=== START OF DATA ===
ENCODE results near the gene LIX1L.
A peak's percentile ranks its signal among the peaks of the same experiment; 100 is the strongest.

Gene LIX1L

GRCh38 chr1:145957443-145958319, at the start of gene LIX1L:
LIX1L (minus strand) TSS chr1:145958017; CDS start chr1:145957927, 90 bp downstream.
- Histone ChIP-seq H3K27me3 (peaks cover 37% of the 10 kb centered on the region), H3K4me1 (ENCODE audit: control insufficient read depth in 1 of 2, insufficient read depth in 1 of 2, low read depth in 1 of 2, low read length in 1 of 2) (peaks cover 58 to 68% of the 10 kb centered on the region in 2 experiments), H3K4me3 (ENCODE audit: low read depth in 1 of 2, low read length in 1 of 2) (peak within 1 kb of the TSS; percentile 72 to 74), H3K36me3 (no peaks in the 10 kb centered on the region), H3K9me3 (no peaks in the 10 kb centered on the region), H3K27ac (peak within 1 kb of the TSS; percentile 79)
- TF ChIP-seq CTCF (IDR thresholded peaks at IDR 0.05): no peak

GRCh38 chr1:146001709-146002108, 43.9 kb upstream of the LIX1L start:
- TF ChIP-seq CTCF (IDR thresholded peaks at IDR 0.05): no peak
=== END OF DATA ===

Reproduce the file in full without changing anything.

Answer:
ENCODE results near the gene LIX1L.
A peak's percentile ranks its signal among the peaks of the same experiment; 100 is the strongest.

Gene LIX1L

GRCh38 chr1:145957443-145958319, at the start of gene LIX1L:
LIX1L (minus strand) TSS chr1:145958017; CDS start chr1:145957927, 90 bp downstream.
- Histone ChIP-seq H3K27me3 (peaks cover 37% of the 10 kb centered on the region), H3K4me1 (ENCODE audit: control insufficient read depth in 1 of 2, insufficient read depth in 1 of 2, low read depth in 1 of 2, low read length in 1 of 2) (peaks cover 58 to 68% of the 10 kb centered on the region in 2 experiments), H3K4me3 (ENCODE audit: low read depth in 1 of 2, low read length in 1 of 2) (peak within 1 kb of the TSS; percentile 72 to 74), H3K36me3 (no peaks in the 10 kb centered on the region), H3K9me3 (no peaks in the 10 kb centered on the region), H3K27ac (peak within 1 kb of the TSS; percentile 79)
- TF ChIP-seq CTCF (IDR thresholded peaks at IDR 0.05): no peak

GRCh38 chr1:146001709-146002108, 43.9 kb upstream of the LIX1L start:
- TF ChIP-seq CTCF (IDR thresholded peaks at IDR 0.05): no peak